The systemic pro-inflammatory state present in patients with rheumatoid arthritis (RA) accelerates the progression of atherosclerosis through chronic endothelial activation. Uncoupling of endothelial nitric oxide synthase plays a central role in the amplification of oxidative signalling pathways that chronically activate and, ultimately, injure the endothelium. Recent studies indicate that the resultant loss of endothelial integrity in patients with RA may also involve defects in the vascular regenerative potential provided by circulating endothelial progenitor cells (EPC). This is most likely the consequence of endothelial cell dysfunction in the bone marrow stroma, which hampers the mobilisation of these EPC to the circulation. In addition, mediators of systemic inflammation in RA can affect a second pathway of vascular regeneration. Under normal circumstances, myeloid CD14+ cells can adopt a pro-angiogenic phenotype that plays a key role in vascular remodelling and collateral formation. However, the chronic systemic inflammation observed in patients with RA may skew the differentiation of bone marrow and circulating CD14+ cells in such a way that these cells lose their capacity to support collateral formation, increasing the risk of cardiovascular disease. Taken together, in patients with RA, the impaired capacity of circulating cells to support vascular regeneration may comprise a novel pathway in the development of premature atherosclerosis.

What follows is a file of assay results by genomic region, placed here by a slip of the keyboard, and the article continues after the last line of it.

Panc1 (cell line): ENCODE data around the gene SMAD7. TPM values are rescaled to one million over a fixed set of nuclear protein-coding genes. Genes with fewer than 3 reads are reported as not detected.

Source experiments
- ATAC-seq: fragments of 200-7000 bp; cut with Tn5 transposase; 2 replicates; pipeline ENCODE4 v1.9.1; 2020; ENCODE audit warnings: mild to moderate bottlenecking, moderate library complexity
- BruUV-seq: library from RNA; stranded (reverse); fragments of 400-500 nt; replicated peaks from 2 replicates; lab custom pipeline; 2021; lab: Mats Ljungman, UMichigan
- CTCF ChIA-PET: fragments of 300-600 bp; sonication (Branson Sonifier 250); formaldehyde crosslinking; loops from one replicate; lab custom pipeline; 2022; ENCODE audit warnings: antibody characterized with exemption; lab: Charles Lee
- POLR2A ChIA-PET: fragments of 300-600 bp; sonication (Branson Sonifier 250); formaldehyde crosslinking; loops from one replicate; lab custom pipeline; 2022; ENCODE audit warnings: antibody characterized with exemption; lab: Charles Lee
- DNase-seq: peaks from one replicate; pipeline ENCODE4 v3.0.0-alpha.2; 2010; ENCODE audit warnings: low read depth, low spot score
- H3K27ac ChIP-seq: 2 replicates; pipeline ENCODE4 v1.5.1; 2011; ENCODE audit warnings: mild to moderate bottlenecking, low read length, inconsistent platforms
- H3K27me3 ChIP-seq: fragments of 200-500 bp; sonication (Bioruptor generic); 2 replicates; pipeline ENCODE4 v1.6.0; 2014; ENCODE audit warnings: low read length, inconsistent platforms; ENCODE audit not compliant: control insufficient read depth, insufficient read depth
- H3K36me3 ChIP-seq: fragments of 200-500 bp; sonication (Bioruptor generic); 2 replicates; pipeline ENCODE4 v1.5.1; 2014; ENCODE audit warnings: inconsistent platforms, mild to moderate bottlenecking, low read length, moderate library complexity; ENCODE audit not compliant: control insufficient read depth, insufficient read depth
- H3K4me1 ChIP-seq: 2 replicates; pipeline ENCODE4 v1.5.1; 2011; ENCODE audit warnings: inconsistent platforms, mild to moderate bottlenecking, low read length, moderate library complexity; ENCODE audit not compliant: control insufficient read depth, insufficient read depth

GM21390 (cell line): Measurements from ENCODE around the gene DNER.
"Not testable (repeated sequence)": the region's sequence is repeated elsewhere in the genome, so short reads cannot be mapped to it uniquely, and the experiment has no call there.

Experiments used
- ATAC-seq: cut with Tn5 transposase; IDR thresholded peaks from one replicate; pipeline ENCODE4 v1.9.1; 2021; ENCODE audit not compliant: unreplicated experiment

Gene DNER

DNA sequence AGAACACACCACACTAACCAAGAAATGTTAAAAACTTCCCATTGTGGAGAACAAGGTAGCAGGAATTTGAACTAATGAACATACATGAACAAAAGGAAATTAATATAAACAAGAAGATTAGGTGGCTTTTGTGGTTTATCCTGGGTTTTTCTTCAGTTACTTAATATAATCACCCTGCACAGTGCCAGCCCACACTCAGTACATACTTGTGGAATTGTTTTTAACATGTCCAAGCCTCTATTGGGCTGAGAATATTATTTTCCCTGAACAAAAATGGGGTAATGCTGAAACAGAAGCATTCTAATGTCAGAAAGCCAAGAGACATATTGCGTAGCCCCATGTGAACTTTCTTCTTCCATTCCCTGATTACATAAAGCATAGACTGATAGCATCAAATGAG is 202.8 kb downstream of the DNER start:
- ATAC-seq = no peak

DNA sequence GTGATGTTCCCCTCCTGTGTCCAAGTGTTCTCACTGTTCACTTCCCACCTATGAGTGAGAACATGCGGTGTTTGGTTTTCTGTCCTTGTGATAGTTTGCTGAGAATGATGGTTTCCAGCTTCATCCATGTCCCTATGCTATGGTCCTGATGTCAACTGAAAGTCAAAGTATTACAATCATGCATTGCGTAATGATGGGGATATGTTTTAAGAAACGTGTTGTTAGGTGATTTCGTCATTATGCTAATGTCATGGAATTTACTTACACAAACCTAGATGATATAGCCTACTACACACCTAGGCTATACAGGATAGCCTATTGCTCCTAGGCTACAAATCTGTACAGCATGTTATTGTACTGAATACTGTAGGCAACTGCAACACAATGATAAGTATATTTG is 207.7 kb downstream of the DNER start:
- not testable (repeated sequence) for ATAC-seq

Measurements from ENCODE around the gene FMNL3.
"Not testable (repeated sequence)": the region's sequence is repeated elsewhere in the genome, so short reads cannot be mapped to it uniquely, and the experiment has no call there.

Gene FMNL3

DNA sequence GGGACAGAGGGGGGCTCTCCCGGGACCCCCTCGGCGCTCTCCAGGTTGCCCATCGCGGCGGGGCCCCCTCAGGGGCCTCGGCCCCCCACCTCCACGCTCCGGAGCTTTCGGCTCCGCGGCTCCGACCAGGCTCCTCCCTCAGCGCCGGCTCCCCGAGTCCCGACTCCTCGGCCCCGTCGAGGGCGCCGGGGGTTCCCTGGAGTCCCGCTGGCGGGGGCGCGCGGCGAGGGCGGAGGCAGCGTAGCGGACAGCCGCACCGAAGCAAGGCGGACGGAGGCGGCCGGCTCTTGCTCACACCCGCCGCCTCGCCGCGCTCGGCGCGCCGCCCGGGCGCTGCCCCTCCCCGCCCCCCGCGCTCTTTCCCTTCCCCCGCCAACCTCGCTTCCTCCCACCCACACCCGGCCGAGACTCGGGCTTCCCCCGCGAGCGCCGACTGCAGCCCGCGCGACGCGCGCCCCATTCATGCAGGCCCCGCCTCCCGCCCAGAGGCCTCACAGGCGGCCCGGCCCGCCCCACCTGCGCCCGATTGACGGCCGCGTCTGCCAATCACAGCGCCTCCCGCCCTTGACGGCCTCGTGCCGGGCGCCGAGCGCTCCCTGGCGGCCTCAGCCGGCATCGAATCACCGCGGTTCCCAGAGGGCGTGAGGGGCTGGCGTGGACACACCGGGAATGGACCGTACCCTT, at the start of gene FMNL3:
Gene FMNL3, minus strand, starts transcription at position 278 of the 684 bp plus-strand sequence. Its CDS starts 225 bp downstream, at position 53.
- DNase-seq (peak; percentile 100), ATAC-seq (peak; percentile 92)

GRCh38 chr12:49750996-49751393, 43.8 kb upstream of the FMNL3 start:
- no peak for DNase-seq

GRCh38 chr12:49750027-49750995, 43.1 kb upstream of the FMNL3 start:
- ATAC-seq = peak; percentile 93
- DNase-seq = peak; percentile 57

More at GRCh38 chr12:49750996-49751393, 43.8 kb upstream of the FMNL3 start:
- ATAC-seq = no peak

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Competing interests None.
Provenance and Peer review Not commissioned; externally peer reviewed.
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